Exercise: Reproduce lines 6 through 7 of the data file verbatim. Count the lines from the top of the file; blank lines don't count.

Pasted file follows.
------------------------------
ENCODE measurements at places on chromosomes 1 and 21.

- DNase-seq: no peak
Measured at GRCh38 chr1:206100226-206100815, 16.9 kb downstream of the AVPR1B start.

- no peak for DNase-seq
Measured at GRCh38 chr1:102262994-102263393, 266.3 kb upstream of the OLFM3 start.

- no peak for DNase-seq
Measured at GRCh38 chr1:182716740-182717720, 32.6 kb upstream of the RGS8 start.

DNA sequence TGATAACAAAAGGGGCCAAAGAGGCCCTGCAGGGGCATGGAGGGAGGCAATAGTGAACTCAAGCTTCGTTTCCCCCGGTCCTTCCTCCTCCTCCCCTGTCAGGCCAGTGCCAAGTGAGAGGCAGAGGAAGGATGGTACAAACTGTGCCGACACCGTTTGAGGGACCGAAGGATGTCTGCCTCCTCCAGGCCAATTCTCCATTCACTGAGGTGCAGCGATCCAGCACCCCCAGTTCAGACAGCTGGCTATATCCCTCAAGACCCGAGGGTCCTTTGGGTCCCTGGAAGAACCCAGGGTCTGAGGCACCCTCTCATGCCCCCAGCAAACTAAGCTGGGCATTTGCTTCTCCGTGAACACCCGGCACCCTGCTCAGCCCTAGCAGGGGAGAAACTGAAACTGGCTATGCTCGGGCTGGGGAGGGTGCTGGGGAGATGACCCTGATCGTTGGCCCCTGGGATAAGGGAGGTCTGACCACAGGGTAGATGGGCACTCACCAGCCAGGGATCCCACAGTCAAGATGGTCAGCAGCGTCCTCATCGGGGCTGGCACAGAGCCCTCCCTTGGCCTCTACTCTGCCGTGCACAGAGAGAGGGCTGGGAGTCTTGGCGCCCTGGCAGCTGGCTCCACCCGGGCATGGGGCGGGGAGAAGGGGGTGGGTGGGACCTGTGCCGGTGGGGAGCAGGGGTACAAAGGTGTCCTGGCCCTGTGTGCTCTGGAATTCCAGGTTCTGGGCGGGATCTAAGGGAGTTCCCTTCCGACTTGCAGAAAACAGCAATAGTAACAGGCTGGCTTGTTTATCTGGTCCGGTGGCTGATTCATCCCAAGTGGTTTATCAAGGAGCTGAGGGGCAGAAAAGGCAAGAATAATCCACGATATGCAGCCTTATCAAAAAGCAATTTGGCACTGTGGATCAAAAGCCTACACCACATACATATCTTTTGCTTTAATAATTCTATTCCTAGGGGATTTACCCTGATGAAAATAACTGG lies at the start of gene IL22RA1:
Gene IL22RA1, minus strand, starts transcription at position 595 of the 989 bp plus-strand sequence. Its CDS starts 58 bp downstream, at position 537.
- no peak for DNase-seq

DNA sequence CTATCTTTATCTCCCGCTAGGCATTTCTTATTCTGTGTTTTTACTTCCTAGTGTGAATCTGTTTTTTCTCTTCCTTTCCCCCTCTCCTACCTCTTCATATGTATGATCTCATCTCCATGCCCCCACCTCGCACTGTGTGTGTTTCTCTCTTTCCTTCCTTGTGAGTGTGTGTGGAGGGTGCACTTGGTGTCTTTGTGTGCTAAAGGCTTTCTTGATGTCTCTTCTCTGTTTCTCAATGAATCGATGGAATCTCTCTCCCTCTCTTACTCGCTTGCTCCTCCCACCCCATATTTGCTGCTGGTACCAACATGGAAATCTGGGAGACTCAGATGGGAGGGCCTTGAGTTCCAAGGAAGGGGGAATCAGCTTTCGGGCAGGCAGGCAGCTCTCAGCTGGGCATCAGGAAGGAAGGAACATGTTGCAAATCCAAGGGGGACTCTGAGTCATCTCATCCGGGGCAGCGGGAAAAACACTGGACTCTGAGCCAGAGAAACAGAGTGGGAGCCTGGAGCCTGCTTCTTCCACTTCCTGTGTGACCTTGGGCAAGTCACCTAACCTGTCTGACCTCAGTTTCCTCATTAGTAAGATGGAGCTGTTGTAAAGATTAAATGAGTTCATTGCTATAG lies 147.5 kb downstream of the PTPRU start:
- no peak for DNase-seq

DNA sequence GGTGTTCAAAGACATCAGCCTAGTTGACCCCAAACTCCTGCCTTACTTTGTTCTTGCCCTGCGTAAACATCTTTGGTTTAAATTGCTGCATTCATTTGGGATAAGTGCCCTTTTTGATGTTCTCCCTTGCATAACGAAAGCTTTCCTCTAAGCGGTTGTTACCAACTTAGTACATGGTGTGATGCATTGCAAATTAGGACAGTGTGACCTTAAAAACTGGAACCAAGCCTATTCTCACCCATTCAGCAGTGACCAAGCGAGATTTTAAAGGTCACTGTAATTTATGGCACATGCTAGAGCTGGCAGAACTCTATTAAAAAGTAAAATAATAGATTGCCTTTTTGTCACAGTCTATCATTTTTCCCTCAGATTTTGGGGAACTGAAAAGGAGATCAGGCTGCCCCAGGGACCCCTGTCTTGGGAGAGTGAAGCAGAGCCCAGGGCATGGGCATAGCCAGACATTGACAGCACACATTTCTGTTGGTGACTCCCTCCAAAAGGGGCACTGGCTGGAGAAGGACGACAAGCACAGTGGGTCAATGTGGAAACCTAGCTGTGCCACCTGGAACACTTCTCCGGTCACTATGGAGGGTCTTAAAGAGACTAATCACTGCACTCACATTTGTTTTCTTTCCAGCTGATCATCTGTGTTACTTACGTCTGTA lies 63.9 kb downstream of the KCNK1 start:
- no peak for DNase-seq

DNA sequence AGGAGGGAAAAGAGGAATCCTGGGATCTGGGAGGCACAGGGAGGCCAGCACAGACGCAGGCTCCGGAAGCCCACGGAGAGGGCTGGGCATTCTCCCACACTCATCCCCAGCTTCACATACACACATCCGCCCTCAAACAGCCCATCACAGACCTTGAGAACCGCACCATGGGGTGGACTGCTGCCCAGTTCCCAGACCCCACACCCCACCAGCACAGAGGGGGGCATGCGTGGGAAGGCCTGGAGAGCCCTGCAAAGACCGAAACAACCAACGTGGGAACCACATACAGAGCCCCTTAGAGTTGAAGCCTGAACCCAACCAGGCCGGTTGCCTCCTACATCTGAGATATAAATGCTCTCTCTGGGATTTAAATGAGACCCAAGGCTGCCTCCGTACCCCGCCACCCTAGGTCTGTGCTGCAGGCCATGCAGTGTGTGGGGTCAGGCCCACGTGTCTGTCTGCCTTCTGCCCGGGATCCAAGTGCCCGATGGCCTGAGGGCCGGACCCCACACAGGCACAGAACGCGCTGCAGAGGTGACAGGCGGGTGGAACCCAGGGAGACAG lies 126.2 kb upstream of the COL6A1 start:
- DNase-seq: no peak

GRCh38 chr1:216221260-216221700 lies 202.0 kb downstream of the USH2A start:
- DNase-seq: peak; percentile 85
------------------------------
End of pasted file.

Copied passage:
- no peak for DNase-seq
Measured at GRCh38 chr1:182716740-182717720, 32.6 kb upstream of the RGS8 start.